[UPDATE: I originally misread the story and thought the law had been enacted; but, as a commenter pointed out, the bill just passed the National Assembly, and still requires consent by the Senate — I’ve revised the post accordingly.]
According to the AP,
French lawmakers easily passed a measure Thursday to make it a crime to deny the mass killings of Armenians in 1915 by Ottoman Turks amounted to genocide….
An estimated 500,000 Armenians live in France and many have pressed to raise the legal statute regarding the massacres to the same level as the Holocaust by punishing denial of genocide….
France formally recognized the killings as genocide in 2001, but provided no penalty for anyone denying that. The bill sets a punishment of up to one year in prison and a fine of euro45,000 ($59,000) for those who deny or “outrageously minimize” the killings by Ottoman Turks, putting such action on a par with denial of the Holocaust….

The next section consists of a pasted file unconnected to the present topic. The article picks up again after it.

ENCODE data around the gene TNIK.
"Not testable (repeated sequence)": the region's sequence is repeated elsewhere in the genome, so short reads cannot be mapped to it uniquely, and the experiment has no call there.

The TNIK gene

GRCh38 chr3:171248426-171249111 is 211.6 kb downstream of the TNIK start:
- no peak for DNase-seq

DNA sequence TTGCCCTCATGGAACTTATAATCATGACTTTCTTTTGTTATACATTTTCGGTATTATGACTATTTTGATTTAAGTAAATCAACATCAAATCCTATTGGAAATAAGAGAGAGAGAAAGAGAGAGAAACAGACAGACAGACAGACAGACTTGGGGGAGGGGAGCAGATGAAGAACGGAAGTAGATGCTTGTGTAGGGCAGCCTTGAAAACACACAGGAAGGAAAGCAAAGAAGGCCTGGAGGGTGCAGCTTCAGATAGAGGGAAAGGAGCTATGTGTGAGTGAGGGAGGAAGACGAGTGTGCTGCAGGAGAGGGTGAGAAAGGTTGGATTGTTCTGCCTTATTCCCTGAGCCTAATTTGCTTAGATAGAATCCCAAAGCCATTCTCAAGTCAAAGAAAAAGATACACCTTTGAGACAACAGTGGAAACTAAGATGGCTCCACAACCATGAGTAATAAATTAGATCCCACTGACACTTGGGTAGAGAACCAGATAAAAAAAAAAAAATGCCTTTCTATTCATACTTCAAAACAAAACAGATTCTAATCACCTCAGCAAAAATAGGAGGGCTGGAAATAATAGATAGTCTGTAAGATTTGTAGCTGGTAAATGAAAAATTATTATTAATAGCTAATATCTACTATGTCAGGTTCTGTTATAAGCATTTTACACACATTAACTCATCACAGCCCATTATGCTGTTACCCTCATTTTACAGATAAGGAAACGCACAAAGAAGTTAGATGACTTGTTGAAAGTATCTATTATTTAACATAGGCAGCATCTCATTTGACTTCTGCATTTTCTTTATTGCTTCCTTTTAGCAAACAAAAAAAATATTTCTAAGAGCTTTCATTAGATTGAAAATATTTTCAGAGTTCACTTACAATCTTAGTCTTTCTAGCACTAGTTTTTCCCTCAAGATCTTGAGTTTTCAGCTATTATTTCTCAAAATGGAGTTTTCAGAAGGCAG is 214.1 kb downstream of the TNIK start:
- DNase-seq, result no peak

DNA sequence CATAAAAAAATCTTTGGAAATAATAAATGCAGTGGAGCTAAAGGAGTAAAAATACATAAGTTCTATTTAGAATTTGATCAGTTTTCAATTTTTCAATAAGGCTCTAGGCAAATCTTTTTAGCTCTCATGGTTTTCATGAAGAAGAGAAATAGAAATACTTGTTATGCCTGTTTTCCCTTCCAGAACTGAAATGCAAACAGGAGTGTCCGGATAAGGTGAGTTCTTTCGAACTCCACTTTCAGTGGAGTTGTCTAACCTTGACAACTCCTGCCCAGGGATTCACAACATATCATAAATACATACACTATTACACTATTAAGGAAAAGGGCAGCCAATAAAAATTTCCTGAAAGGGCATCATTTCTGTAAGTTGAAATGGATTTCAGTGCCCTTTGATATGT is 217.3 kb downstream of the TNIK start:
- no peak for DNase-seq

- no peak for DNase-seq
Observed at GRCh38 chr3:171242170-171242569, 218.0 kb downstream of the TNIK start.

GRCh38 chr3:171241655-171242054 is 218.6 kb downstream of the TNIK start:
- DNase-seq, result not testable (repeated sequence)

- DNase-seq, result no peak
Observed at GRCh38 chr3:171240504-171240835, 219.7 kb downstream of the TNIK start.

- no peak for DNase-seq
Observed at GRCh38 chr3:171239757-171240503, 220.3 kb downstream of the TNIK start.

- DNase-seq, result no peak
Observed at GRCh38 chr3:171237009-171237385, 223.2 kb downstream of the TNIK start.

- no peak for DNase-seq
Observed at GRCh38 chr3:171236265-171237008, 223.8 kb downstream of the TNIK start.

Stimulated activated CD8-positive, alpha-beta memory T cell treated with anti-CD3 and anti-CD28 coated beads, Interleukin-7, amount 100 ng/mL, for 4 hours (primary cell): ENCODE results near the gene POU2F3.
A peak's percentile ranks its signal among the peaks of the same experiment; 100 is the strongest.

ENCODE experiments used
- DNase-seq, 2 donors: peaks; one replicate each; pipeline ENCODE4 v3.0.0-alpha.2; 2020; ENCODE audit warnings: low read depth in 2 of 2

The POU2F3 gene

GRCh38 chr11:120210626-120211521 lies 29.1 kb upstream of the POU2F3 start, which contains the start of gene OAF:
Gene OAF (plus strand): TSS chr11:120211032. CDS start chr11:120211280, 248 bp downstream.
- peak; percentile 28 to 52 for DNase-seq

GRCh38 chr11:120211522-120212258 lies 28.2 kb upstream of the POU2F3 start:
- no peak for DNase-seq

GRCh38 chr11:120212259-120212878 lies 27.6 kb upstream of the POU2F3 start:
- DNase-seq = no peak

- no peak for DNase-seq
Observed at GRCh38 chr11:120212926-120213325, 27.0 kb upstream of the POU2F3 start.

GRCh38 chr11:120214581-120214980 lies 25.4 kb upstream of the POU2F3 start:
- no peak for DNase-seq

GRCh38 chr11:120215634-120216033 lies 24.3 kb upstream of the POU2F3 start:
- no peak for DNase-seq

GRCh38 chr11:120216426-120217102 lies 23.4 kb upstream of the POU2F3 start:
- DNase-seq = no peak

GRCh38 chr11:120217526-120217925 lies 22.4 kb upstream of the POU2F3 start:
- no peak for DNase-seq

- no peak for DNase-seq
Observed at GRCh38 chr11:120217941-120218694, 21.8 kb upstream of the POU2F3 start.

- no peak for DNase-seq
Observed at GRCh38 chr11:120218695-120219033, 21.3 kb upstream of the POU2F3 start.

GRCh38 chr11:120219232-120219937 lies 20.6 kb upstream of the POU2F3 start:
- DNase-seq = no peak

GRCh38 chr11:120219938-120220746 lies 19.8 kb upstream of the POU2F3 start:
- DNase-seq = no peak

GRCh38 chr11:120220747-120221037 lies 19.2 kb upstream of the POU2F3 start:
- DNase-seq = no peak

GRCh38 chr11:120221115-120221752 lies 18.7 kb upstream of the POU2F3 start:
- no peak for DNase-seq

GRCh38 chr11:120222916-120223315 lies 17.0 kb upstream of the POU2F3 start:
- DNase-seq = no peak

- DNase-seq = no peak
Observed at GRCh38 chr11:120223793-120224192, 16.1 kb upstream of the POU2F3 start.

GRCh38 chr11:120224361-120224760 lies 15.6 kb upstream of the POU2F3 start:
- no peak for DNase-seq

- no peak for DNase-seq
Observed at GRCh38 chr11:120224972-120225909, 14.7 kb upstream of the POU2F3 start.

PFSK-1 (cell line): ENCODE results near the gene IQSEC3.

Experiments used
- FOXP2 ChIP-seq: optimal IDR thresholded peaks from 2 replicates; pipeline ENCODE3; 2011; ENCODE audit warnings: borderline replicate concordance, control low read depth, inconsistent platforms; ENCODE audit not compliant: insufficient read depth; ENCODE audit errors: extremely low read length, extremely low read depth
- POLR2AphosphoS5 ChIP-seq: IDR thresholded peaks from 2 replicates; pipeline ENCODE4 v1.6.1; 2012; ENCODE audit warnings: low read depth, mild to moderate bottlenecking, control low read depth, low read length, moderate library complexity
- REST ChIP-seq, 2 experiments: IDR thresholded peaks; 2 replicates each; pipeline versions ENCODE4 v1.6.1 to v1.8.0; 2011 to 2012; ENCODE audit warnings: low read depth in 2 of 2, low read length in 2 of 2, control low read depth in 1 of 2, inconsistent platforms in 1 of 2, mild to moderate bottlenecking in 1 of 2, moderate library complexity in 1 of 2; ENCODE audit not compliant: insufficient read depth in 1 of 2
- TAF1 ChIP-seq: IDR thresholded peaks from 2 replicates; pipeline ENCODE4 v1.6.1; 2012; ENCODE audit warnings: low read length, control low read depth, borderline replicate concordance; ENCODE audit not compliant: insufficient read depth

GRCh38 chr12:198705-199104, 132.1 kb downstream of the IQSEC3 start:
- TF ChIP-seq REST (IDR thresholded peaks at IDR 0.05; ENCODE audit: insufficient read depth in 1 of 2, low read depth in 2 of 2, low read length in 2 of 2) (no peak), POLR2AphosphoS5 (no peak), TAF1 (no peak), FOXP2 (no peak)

Turkey insists the mass killings of Armenians — up to 1.5 million, historians estimate — occurred during civil unrest as the Ottoman Empire collapsed, with losses on both sides. Historians contend the Armenians were massacred in the first genocide of the 20th century….
So denying the Holocaust has been a crime. Now this bill would make it a crime to state that the killings of Armenians weren’t genocide, apparently by analogy to the Holocaust denial laws. If this bill passes, what other claims about history, and characterizations of historical events, could be criminalized in the future, by analogy to this new prohibition? (For an example of an earlier case in which historian Bernard Lewis was held civilly liable in France for his statements about the killings of the Armenians, see here.)
Thanks to Ed Grinberg for the pointer.